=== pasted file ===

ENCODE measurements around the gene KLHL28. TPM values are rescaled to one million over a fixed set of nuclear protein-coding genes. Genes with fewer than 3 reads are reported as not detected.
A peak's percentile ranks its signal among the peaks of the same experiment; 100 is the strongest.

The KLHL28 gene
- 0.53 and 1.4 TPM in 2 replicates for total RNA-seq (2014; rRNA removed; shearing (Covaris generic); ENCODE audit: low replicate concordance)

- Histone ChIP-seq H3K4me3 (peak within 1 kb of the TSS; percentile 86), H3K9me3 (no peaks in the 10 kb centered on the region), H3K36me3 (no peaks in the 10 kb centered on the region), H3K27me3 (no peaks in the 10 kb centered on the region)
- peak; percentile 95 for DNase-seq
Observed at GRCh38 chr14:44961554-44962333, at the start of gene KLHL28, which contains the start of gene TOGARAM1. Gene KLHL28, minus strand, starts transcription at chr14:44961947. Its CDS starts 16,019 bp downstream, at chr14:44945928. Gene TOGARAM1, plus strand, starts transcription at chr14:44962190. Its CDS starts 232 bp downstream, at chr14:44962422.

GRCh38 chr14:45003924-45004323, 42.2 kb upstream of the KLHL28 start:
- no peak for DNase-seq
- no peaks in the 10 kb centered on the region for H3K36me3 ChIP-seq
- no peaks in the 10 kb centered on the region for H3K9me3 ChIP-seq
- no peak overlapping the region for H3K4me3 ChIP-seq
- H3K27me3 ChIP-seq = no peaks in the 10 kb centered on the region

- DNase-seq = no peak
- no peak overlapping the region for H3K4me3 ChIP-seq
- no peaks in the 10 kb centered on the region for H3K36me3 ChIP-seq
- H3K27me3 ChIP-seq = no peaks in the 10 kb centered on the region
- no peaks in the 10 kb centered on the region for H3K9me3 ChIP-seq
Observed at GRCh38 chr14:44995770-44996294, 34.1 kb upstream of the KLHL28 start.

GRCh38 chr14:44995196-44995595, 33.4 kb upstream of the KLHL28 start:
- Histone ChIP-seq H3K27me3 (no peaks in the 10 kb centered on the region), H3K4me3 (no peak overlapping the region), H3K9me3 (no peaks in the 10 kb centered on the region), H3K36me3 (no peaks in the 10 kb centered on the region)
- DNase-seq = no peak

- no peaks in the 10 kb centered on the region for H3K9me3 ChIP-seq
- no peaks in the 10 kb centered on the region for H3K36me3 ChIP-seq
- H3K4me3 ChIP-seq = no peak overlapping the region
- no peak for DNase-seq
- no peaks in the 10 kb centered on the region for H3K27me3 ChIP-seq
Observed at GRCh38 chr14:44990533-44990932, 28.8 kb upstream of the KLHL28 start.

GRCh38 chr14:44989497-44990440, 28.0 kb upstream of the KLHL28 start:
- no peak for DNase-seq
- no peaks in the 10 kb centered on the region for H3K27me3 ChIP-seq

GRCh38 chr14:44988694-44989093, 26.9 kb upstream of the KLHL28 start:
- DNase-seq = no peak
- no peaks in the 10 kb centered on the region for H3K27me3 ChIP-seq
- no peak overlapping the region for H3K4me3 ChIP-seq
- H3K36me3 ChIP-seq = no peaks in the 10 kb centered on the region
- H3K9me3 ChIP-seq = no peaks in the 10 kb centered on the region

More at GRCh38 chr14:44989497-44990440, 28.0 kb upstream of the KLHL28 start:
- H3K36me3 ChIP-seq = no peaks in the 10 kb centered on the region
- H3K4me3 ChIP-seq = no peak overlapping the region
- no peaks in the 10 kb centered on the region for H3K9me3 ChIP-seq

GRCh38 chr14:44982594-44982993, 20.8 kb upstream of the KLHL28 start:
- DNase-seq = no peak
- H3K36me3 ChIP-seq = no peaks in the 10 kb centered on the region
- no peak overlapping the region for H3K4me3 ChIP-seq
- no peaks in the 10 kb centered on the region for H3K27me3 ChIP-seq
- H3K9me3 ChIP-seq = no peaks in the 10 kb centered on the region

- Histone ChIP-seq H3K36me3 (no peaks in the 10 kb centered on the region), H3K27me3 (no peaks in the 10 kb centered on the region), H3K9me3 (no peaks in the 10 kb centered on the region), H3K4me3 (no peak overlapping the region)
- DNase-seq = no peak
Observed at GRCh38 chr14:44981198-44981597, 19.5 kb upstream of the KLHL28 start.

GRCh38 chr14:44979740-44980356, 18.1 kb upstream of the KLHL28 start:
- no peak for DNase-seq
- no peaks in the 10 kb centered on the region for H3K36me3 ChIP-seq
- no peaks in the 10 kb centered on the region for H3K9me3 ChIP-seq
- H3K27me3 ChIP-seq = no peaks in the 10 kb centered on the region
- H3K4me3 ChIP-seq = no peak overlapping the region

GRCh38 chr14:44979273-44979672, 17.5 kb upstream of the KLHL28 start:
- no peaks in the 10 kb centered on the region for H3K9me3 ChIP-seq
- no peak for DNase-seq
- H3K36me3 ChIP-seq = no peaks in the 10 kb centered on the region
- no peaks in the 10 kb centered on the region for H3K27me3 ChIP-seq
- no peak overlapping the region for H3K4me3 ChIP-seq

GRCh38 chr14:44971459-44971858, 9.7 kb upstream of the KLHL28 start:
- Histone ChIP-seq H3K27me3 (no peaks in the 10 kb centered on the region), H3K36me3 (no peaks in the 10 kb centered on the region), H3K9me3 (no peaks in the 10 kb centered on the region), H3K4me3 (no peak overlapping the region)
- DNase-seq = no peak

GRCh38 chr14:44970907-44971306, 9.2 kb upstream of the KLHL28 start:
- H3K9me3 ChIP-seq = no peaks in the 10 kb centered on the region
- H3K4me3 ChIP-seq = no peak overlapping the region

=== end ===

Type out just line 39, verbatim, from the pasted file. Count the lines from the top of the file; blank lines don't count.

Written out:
- H3K36me3 ChIP-seq = no peaks in the 10 kb centered on the region